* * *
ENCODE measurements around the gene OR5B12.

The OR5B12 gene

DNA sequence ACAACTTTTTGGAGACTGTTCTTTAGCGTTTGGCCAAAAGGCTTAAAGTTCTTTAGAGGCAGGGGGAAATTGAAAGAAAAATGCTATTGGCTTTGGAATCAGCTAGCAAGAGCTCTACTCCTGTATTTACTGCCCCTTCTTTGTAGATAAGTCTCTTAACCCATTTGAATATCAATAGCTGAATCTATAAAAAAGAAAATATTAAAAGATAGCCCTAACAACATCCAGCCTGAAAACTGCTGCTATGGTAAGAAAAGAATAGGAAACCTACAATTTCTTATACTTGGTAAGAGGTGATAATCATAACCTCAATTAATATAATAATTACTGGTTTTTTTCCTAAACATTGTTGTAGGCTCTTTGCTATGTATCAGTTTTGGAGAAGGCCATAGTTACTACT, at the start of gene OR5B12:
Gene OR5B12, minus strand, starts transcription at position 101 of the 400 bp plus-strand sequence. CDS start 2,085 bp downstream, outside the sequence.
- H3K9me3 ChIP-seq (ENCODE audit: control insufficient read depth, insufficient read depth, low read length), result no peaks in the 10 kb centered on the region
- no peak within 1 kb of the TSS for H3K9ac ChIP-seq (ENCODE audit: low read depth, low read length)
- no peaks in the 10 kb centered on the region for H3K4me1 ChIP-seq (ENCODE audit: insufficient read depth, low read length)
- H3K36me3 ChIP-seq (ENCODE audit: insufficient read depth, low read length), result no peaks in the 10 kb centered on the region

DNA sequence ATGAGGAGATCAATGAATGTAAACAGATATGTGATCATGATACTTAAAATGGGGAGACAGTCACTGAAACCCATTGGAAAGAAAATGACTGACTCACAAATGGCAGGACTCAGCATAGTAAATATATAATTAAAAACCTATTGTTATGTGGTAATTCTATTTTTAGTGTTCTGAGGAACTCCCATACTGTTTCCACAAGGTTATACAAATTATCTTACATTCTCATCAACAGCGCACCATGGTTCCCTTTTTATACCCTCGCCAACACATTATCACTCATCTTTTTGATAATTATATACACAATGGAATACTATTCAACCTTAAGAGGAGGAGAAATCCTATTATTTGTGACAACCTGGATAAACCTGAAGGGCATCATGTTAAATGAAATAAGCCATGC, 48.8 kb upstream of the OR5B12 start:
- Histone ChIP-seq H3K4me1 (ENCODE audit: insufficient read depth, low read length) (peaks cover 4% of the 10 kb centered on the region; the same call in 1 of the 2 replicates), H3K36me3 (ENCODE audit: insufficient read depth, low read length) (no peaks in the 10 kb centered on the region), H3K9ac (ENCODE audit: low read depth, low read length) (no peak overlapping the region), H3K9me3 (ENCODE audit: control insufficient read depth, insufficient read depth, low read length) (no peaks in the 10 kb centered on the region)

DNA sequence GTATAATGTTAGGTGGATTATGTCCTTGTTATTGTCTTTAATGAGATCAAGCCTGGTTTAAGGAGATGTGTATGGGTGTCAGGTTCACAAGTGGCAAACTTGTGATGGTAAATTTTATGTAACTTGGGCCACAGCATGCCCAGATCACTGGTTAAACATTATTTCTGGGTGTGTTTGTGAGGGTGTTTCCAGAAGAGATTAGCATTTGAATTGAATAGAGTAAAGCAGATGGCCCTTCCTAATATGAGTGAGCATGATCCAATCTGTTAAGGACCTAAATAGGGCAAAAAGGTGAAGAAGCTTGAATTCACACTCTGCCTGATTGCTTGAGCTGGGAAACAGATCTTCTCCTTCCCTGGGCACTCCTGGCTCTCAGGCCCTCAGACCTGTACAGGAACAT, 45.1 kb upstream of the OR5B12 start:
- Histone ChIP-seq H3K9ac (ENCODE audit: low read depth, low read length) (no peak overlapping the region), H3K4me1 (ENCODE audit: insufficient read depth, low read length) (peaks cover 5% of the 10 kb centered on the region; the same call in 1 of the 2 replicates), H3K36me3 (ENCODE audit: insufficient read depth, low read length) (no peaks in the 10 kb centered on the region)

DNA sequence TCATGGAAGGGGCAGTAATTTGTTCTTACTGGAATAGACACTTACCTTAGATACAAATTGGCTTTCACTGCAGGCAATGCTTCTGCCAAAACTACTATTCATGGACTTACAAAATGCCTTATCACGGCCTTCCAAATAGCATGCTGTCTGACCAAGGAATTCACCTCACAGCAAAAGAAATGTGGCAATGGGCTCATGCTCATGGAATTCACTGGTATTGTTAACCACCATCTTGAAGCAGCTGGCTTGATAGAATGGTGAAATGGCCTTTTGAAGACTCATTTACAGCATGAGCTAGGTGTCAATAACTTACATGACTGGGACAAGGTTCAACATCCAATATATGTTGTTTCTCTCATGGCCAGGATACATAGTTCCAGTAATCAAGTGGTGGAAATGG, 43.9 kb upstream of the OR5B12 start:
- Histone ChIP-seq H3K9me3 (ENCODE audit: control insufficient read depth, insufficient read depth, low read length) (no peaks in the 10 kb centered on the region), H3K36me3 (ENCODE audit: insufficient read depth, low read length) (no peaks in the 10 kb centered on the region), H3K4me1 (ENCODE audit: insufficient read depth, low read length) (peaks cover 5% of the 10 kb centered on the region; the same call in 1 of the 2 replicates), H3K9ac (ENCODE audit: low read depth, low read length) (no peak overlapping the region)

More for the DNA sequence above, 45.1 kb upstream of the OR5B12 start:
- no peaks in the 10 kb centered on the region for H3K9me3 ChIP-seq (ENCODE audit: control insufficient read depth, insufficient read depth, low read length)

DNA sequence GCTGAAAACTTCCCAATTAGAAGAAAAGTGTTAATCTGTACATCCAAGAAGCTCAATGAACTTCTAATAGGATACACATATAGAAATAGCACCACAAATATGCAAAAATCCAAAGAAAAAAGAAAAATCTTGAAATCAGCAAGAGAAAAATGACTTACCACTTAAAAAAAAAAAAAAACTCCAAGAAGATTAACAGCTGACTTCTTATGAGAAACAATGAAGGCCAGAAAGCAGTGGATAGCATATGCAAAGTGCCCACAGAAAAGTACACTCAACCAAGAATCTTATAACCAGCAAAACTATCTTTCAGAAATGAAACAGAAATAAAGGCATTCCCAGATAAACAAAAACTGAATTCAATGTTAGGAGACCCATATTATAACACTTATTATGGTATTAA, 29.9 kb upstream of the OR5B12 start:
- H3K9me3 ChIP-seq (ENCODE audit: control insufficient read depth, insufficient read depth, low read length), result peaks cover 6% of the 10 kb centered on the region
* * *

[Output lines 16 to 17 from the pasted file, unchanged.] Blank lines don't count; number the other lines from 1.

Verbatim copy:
- no peaks in the 10 kb centered on the region for H3K9me3 ChIP-seq (ENCODE audit: control insufficient read depth, insufficient read depth, low read length)

DNA sequence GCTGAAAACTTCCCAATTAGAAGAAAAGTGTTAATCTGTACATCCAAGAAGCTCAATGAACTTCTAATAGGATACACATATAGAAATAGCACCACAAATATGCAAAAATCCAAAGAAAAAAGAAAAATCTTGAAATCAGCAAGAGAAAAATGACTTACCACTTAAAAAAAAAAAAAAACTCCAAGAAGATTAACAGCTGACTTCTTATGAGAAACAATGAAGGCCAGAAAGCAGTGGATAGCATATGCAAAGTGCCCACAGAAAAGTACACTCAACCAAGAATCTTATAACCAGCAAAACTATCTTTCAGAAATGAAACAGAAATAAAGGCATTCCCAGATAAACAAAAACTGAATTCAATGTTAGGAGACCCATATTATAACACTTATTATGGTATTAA, 29.9 kb upstream of the OR5B12 start: